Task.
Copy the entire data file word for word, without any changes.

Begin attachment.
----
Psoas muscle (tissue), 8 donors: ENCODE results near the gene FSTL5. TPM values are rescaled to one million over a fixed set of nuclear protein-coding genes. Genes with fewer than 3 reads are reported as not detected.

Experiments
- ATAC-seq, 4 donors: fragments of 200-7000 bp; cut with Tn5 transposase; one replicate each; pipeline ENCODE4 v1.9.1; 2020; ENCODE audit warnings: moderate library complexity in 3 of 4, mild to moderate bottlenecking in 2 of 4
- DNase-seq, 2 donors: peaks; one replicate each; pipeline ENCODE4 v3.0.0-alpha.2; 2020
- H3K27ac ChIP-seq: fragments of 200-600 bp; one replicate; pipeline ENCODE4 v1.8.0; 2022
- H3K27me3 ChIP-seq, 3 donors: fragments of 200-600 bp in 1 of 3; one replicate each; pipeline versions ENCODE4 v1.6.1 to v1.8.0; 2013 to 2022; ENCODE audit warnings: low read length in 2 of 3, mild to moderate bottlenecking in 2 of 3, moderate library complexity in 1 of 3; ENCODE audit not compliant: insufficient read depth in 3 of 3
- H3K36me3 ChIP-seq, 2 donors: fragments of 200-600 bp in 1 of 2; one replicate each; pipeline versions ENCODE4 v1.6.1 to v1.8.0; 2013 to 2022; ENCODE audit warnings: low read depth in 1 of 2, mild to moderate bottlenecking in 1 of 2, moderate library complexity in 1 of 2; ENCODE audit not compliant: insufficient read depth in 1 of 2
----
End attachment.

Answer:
Psoas muscle (tissue), 8 donors: ENCODE results near the gene FSTL5. TPM values are rescaled to one million over a fixed set of nuclear protein-coding genes. Genes with fewer than 3 reads are reported as not detected.

Experiments
- ATAC-seq, 4 donors: fragments of 200-7000 bp; cut with Tn5 transposase; one replicate each; pipeline ENCODE4 v1.9.1; 2020; ENCODE audit warnings: moderate library complexity in 3 of 4, mild to moderate bottlenecking in 2 of 4
- DNase-seq, 2 donors: peaks; one replicate each; pipeline ENCODE4 v3.0.0-alpha.2; 2020
- H3K27ac ChIP-seq: fragments of 200-600 bp; one replicate; pipeline ENCODE4 v1.8.0; 2022
- H3K27me3 ChIP-seq, 3 donors: fragments of 200-600 bp in 1 of 3; one replicate each; pipeline versions ENCODE4 v1.6.1 to v1.8.0; 2013 to 2022; ENCODE audit warnings: low read length in 2 of 3, mild to moderate bottlenecking in 2 of 3, moderate library complexity in 1 of 3; ENCODE audit not compliant: insufficient read depth in 3 of 3
- H3K36me3 ChIP-seq, 2 donors: fragments of 200-600 bp in 1 of 2; one replicate each; pipeline versions ENCODE4 v1.6.1 to v1.8.0; 2013 to 2022; ENCODE audit warnings: low read depth in 1 of 2, mild to moderate bottlenecking in 1 of 2, moderate library complexity in 1 of 2; ENCODE audit not compliant: insufficient read depth in 1 of 2